Identifying mourning doves
Learn the difference between doves and protected birds! Identifying mourning doves accurately to avoid shooting birds protected by state and federal migratory bird laws. These are protected bird species that could be confused with doves in flight:
Common nighthawk - Common nighthawks migrate in September, during the mourning dove hunting season. They circle in loose flocks over wooded areas and along streams. The dark brown nighthawk has a conspicuous white spot on each wing of the primary feathers. Mourning doves do not have this spot.
Americal Kestrel - Sometimes referred to as a "sparrow hawk," the American kestrel is a small falcon often found in the same open rural habitat as mourning doves. Female kestrels have a generally reddish body; males have a reddish body with bluish-gray wings. Both sexes have gray heads and two black vertical marks on their cheeks. Kestrel tails are flat across the tip. Kestrels often sit on power lines along roadsides and frequently hover in a stationary position above roadside ditches as they hunt for field mice or grasshoppers. When in pursuit of prey, they may dive to the ground or pursue prey with a strong, steady wingbeat similar to that of a dove.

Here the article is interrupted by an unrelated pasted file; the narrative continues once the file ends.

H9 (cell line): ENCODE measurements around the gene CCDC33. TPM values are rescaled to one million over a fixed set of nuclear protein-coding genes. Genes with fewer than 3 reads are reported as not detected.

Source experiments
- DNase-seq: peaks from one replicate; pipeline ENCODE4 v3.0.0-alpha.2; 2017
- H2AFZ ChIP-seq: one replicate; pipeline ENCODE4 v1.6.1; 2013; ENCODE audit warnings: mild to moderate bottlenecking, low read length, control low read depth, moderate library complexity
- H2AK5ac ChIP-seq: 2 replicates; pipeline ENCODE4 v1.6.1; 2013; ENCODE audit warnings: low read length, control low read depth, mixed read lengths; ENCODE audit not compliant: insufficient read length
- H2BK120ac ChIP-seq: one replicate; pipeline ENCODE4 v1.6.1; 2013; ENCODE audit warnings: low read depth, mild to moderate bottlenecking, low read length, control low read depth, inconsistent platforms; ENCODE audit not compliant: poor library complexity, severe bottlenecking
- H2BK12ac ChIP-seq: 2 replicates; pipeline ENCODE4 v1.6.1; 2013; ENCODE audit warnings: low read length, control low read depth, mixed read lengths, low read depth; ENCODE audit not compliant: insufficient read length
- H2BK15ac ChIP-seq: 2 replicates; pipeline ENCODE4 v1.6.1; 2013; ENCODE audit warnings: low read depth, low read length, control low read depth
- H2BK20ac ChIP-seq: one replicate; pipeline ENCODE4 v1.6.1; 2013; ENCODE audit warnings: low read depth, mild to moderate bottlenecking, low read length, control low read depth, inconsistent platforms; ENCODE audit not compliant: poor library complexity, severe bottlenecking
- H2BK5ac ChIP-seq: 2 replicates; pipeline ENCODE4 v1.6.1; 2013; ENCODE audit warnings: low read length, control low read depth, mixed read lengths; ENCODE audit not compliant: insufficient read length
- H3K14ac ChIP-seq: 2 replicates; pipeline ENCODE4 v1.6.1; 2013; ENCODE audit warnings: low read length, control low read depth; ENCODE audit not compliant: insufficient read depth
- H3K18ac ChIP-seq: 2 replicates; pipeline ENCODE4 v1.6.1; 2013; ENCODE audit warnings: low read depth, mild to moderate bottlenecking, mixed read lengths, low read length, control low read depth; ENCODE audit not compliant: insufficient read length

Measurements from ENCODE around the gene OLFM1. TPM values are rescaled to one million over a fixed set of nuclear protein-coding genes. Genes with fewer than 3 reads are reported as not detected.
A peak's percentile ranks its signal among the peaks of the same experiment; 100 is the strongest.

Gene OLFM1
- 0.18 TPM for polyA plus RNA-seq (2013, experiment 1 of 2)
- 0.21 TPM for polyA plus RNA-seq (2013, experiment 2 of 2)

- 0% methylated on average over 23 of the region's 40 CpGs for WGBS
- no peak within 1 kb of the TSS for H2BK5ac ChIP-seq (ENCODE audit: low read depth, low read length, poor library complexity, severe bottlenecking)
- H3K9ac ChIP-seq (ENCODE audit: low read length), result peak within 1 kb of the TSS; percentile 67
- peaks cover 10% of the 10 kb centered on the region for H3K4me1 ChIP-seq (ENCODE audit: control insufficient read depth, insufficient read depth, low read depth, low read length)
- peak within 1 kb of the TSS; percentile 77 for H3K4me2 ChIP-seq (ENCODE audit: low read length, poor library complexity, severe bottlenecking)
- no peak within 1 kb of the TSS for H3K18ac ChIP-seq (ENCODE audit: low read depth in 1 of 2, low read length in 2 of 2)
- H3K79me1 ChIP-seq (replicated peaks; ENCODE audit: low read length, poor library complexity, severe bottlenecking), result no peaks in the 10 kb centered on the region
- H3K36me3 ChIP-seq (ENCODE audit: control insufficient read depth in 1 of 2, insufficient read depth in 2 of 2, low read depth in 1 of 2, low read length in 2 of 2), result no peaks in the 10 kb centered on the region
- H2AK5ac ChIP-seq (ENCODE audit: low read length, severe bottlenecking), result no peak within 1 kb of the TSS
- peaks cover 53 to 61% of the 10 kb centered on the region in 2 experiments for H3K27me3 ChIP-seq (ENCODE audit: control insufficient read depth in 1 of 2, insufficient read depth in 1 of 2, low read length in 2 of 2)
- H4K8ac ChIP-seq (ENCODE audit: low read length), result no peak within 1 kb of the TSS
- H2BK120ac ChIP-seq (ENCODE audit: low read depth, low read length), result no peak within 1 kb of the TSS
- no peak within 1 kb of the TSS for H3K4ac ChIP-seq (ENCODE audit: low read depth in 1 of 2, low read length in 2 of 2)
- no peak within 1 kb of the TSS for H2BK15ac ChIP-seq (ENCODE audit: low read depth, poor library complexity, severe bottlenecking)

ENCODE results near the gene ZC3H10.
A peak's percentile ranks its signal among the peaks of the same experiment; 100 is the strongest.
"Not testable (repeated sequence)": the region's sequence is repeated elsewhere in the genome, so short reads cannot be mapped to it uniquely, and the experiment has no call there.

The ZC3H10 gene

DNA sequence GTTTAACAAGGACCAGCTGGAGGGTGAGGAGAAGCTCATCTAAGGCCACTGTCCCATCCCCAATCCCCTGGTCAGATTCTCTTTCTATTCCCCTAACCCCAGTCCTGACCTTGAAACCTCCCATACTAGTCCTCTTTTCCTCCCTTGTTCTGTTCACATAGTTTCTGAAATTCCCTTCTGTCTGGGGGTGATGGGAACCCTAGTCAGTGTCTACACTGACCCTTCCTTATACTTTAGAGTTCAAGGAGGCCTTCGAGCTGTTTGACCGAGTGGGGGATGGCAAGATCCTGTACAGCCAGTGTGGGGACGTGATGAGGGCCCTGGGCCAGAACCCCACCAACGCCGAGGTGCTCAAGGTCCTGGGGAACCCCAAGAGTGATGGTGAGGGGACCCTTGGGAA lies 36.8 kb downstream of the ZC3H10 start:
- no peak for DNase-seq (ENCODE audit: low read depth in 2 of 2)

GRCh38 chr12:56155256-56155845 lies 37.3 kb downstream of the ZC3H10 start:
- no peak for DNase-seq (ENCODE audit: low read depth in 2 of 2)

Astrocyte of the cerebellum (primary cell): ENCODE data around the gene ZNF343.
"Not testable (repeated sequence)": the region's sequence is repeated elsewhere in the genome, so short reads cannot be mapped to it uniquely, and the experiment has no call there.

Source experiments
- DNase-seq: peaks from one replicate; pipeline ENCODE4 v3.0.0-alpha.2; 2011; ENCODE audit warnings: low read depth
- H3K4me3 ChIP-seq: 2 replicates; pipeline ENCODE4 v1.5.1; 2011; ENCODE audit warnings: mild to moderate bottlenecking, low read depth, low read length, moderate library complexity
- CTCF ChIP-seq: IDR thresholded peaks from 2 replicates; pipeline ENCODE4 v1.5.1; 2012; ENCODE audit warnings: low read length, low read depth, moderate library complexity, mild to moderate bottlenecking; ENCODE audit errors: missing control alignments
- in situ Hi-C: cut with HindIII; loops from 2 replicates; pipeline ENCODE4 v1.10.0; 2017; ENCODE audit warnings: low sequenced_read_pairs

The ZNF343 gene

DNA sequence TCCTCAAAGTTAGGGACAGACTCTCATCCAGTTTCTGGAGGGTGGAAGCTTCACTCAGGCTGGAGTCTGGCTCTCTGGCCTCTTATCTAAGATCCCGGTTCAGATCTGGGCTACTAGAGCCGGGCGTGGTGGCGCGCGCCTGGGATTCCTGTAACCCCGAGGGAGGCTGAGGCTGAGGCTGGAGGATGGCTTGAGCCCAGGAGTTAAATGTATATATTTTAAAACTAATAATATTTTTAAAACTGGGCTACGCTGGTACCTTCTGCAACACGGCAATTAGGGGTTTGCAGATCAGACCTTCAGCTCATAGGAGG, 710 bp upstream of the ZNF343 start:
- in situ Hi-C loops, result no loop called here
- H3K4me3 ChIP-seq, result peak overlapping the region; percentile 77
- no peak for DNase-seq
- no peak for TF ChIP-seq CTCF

Killdeer - The killdeer is a shorebird often found in open agricultural fields far from water and in the same habitats used by mourning doves. Killdeers have two dark bands on their breast. In flight the underside of the body is white, in contrast to the buffy gray undersides of the mourning doves, and the tail is flat across the top. Killdeers have a distinctive "kill-deer" or "dee-ee" vocalization.
Meadowlarks- Both Eastern and Western Meadowlarks are frequently seen in the same grassy open habitats that mourning doves use for nesting and feeding. They are a stocky, brownish songbird with a yellow breast that is highlighted by a black V-shaped chevron on the upper breast. They may perch on fence posts or power lines, or flush from the ground in areas hunted for doves.